3.6. Gut Microbial Metabolic Functions

The 16S rRNA data were mapped to the KEGG pathway, and the metabolic characteristics of gut microbiota under different dietary interventions were predicted based on the abundance distribution of each metabolic pathway in each sample. Compared with the NCD group, HFD feeding significantly reduced the metabolism of sphingolipids, starch and sucrose, amino sugar and nucleotide sugars, galactose, nicotinate, and nicotinamide; and enhanced sulfur metabolism and cysteine and methionine metabolism (Figure 8A). Adzuki bean supplementation not only reversed the effects of HFD feeding, but it also reduced lipopolysaccharide biosynthesis and valine, leucine, and isoleucine degradation. It also enhanced the pentose phosphate pathway, glycerolipid metabolism, pentose and glucuronate interconversions, and fructose and mannose metabolism (Figure 8B).

4. Discussion

Our previous study showed that type 2 diabetic mice fed a HFD supplemented with 30% adzuki bean for 8 weeks had significantly decreased glycosylated serum protein, fasting blood glucose, LDL-C, and TC, and improved glucose tolerance [15]. The Dietary Guidelines for Chinese Residents (2016) suggested a 30% maximum intake level for pulses. In the current study, health benefits were also observed in mice with obesity induced by HFD when the adzuki bean supplementation level was as low as 15%. Supplementation with 15% adzuki bean significantly reversed HFD-induced obesity, regulated lipid metabolism disorders, reduced obesity-related liver function damage and hepatic steatosis, improved glucose homeostasis, and alleviated metabolic endotoxemia. Importantly, the effects of adzuki bean supplementation on improving obesity and related complications induced by HFD was not related to reduced energy consumption (Figure 1F). In addition, adzuki bean supplementation regulated gut microbiota dysbiosis and promoted the proliferation of beneficial bacteria.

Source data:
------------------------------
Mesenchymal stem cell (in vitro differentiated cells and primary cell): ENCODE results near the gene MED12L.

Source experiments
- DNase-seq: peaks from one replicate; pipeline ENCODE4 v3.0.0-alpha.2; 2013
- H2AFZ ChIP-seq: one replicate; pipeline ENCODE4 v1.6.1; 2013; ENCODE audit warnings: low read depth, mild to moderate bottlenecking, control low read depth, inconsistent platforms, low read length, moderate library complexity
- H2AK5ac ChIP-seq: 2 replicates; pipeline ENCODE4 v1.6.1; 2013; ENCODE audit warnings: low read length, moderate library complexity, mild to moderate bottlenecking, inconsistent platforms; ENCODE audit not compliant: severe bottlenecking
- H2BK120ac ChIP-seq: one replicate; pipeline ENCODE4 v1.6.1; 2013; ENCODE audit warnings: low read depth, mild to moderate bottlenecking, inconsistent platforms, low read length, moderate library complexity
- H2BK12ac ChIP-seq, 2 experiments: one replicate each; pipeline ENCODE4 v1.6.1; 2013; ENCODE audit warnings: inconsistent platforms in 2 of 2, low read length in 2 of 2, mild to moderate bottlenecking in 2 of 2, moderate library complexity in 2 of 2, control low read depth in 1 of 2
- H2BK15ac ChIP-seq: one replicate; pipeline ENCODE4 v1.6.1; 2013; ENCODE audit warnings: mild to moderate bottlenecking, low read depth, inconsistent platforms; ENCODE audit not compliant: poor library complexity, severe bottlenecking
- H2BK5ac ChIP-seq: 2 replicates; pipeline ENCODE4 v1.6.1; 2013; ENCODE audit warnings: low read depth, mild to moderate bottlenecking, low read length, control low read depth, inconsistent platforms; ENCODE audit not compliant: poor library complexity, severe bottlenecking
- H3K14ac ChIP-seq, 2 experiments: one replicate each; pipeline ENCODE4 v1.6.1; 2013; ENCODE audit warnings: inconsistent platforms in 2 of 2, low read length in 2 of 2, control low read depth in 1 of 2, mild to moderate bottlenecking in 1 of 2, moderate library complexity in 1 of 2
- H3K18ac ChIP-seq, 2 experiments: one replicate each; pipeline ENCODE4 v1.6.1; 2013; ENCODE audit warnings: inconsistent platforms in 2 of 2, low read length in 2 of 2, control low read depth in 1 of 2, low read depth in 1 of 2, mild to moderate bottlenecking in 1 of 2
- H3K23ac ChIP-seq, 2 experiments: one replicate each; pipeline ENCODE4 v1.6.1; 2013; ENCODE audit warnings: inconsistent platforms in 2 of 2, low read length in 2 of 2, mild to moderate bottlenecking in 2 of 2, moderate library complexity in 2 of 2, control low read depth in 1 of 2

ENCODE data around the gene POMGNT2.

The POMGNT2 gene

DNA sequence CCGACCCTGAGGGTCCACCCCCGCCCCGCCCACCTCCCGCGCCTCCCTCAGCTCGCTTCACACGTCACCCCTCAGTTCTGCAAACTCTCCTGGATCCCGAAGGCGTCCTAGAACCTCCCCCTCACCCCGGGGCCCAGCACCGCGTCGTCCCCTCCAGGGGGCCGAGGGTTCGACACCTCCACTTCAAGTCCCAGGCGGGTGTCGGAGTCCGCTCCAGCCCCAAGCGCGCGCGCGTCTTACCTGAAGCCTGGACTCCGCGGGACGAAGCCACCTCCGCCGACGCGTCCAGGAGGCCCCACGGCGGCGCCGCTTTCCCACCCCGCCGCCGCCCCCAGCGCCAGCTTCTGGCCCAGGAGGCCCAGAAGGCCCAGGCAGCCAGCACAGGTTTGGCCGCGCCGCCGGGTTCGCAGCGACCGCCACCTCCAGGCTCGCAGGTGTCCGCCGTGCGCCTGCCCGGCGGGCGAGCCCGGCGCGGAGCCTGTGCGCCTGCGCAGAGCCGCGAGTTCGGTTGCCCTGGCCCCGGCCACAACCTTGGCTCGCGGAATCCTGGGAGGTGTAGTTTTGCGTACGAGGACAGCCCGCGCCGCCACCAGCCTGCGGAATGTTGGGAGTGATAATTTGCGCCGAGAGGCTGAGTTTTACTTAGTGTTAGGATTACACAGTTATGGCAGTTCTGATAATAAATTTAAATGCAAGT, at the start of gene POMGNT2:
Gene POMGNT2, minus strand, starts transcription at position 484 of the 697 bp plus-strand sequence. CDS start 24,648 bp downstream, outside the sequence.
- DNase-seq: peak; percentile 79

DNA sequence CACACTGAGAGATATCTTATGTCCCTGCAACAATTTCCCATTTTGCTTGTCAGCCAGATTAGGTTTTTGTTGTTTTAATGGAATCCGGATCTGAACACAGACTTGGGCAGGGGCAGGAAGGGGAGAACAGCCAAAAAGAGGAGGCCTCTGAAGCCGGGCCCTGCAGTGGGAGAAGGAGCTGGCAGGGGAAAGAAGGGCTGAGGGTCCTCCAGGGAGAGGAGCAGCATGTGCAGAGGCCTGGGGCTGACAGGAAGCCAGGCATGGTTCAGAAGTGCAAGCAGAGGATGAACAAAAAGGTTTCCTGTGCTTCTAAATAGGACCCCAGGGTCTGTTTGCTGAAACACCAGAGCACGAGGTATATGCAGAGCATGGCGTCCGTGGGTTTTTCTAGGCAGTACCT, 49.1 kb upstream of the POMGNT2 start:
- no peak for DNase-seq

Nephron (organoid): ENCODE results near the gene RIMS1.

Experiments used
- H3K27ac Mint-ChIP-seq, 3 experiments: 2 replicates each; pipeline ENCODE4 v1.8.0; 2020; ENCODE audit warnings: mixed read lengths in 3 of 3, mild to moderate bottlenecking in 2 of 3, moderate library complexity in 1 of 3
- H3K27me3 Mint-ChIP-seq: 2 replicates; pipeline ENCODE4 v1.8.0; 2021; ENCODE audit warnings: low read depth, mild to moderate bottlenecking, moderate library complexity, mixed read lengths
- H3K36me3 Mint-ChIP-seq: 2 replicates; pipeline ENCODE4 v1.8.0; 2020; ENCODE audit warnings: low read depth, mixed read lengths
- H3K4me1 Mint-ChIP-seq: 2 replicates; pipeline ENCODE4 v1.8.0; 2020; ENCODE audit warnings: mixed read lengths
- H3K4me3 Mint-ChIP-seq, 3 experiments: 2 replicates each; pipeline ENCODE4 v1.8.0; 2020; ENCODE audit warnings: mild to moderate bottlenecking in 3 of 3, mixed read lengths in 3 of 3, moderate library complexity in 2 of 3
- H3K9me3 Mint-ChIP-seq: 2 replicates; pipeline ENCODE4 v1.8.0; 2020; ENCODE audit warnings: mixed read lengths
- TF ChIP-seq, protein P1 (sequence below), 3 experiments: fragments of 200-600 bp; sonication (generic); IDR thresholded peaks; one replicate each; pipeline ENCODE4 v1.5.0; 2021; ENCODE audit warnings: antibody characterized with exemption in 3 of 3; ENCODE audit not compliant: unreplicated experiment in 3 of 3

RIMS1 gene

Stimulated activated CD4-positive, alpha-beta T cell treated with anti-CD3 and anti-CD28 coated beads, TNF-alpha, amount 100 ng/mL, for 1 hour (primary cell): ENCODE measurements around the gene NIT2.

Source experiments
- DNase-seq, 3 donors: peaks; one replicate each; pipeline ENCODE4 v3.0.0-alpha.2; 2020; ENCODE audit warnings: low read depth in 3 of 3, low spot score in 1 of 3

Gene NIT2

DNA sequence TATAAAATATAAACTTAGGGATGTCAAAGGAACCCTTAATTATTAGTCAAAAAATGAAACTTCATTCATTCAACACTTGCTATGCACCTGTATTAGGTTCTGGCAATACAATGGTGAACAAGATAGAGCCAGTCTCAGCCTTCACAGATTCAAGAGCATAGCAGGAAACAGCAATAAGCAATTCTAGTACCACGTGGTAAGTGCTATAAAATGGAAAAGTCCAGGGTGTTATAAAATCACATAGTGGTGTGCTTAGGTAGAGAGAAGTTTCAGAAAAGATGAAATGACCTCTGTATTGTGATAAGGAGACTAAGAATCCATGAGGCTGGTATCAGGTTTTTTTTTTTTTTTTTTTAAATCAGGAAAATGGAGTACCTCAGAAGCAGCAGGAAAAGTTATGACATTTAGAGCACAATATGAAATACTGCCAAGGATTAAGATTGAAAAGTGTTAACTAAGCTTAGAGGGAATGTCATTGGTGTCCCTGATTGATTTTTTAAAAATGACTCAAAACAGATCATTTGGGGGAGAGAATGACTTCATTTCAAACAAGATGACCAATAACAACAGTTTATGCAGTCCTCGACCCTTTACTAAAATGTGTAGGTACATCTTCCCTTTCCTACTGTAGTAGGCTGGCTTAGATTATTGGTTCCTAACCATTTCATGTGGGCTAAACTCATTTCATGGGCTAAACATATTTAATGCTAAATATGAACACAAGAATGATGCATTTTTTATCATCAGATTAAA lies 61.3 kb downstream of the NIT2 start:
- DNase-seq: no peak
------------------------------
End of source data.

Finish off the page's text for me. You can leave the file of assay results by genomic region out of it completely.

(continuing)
HFDs can disrupt the balance between lipid absorption and metabolism, resulting in lipid metabolism disorders. In the present study, adzuki bean supplementation significantly alleviated HFD-induced lipid accumulation and weight gain, and reduced serum TG, TC, and LDL-C levels, and thereby improved lipid metabolism disorders in HFD-fed mice (Figure 1A–E and Figure 2A). Both flavonoids and saponins of adzuki bean can significantly alleviate adipose tissue accumulation and reduce serum levels of TG, TC, and LDL-C in obese mice [10]. A previous study has also shown that the hydrolyzed peptide of adzuki bean protein has cholesterol-lowering activity [12]. The liver is a critical organ for lipid and carbohydrate metabolism. Abnormal lipid metabolism results in liver lipid accumulation [17]. The activity of ALT and AST are the most sensitive indicators of liver function and when elevated may indicate the presence of inflammation, toxicity, and tissue trauma [18]. The present study showed that adzuki bean supplementation significantly inhibited AST and ALT activity and reduced hepatic steatosis caused by HFD, indicating a protective effect of adzuki bean on the liver (Figure 2B and Figure 3A,B). Whole adzuki bean and hot water extracts from adzuki bean can attenuate nonalcoholic fatty liver disease and HFD-induced hepatic steatosis, respectively [13,19]. Obesity-related metabolic syndrome is usually associated with changes in glucose tolerance [20]. Adzuki bean treatment significantly reduced HFD-induced high levels of serum insulin and glucose, and the AUC of the OGTT test (Figure 4A–D). Adzuki bean polysaccharides and extruded adzuki bean protein have also been reported to have hypoglycemic effects [21,22].